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Whose Rights = Location, Identity, and Ideology

May 7, 2022 0 comments

In 2021, Arizona Republican Governor Ducey awarded personhood to fetuses, embryos, and fertilized eggs, granting them the same “rights and privileges” as “other persons” from conception.

The law has the potential to criminalize a wide range of behaviors that can endanger a fetus, such as gynecological care, contraception, hormone therapy, cancer screening and treatment, substance abuse treatment, a plethora of medications prescribed for debilitating diseases, speeding, not wearing a seatbelt, bulimia, anorexia, jogging, falling down….

Whether child support payments begin at conception is not addressed in the law and has yet to be determined in Arizona.

However, the law does not allow fertilized embryos in the womb to attain sufficient “personhood” status to be counted in the next Census – neither as a 3/5 person nor any other category.

The law also does not grant “personhood” to fertilized eggs found in infertility clinics because, in 2018, the Republican-controlled Arizona legislature became the first state to classify fertilized eggs outside of a womb as property, awarding “custody” rights of frozen embryos to the spouse who intends to develop the embryo “to birth” after the divorce.

Any agreements executed by the parties prior to or during the infertility clinic process are void under the law. While it overrides the donor’s objections to having their sperm or egg used without their consent, the law states that the objecting donor “has no parental duty… and no right, obligation, or interest in” the child. Objecting donors are also not required to pay child support.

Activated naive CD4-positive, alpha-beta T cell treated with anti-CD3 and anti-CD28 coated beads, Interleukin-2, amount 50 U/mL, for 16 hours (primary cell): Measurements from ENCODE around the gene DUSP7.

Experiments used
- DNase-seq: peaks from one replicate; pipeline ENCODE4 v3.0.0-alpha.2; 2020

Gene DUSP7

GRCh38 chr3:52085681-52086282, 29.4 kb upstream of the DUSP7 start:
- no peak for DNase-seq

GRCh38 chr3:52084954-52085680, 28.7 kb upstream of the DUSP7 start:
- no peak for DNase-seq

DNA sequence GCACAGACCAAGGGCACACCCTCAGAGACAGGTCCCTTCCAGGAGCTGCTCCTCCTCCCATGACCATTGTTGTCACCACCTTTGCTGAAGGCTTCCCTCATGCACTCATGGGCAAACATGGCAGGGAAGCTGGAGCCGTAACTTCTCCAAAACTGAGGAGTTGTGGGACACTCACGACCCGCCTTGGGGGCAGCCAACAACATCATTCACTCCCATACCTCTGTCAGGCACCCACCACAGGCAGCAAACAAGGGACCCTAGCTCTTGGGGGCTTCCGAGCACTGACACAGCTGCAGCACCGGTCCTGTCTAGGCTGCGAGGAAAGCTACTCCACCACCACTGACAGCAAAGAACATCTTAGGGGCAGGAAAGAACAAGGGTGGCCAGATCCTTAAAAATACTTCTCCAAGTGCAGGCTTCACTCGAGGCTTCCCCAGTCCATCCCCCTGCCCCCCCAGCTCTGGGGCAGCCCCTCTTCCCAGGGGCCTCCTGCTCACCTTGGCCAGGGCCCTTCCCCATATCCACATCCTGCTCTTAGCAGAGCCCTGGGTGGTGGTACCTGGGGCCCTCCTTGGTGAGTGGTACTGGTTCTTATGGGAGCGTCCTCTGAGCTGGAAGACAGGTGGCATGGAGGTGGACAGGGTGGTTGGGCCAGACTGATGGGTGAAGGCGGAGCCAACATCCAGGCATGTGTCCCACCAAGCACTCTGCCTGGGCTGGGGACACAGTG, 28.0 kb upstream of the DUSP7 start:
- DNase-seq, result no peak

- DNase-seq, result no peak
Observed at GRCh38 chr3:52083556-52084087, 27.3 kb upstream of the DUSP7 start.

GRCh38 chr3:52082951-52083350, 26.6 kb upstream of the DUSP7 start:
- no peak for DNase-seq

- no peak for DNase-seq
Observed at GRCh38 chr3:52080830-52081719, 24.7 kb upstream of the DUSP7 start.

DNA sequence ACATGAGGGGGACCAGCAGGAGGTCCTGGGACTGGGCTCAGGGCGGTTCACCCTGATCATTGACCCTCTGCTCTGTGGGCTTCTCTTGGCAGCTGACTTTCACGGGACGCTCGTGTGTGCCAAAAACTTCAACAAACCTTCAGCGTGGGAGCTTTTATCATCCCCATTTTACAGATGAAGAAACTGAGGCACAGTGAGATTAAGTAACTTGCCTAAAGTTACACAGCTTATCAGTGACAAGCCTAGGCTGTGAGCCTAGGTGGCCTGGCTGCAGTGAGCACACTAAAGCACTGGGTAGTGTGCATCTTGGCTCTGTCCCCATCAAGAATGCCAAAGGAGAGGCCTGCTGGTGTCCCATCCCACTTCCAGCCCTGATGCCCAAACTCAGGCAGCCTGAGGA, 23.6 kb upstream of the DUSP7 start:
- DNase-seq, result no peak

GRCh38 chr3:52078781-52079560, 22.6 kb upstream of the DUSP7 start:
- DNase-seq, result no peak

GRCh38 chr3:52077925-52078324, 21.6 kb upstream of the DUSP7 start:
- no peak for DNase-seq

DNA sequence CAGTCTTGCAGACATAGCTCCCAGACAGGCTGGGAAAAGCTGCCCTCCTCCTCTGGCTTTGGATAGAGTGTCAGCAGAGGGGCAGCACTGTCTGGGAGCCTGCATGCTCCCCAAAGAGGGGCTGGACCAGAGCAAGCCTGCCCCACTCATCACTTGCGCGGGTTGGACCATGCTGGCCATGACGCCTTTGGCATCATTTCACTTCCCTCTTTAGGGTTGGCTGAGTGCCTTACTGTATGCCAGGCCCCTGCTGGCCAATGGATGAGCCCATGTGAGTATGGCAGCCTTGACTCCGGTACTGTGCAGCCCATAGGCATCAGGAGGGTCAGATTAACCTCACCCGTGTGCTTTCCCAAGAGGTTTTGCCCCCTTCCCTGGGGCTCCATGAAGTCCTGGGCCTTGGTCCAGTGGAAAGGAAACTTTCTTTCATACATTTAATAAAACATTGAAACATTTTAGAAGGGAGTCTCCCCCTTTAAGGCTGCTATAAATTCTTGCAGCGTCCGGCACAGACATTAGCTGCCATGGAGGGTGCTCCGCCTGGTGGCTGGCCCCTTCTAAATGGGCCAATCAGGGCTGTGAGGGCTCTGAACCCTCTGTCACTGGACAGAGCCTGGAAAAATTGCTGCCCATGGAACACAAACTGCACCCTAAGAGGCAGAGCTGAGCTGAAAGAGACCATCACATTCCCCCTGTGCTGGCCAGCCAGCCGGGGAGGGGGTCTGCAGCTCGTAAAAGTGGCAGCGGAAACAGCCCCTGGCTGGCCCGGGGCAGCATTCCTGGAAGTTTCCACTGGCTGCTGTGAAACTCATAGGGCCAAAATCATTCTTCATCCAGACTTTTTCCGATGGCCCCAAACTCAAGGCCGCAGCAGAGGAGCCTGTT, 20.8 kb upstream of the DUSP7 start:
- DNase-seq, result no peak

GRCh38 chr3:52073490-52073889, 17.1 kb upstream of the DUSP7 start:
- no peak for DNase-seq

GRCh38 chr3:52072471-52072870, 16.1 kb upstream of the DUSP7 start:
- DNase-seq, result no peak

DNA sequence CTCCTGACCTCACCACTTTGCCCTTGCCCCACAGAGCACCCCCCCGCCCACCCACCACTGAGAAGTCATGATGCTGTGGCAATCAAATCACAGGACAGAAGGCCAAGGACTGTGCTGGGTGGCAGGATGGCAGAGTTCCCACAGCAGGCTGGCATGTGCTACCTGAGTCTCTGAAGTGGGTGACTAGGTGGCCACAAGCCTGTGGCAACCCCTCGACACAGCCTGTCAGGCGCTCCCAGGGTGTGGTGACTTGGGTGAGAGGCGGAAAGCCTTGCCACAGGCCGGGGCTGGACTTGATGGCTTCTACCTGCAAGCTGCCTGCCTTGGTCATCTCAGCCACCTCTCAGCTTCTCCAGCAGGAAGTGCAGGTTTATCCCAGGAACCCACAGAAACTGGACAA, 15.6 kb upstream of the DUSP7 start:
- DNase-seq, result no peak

While voting for a bill that limits parental rights for LGBTQ children, Rep. Teresa Martinez (R-Casa Grande) ironically announced, “Children belong to their parents, and their parents are responsible for the morality that they chose for their child.”

Translation: A fertilized egg inside a womb is equal to any adult, but a fertilized egg outside a womb, like a child, is the property of the person wanting to be a parent, unless the parent(s) are “the wrong type.”

In 2021, state legislatures set an alarming record of 108 abortion restrictions enacted in 19 states and 2022 is shaping up to be even more devastating for abortion rights and access. Through April 14 of this year, the total number of sexual and reproductive health rights provisions introduced in 42 states and the District of Columbia was 536, with 33 enacted in 9 states — Arizona (2), Florida (1), Idaho (1), Indiana (2), Kentucky (19), Oklahoma (1), South Dakota (5), West Virginia (1) and Wyoming (1).

Justice Alito’s draft opinion to end 49 years of women’s autonomy of choice also argues that courts should reject rights not “deeply rooted in this Nation’s history and tradition.”

Alito appears to be laying the groundwork for a case that might reverse eight years of same-sex marriage.

The number of anti-LGBTQ bills submitted each year has increased from 41 in 2018 to 238 in less than three months of 2022. And this year’s high tally comes on the heels of what some groups called the “worst year in recent history for LGBTQ state legislative attacks,” in which 191 bills were proposed in 2021.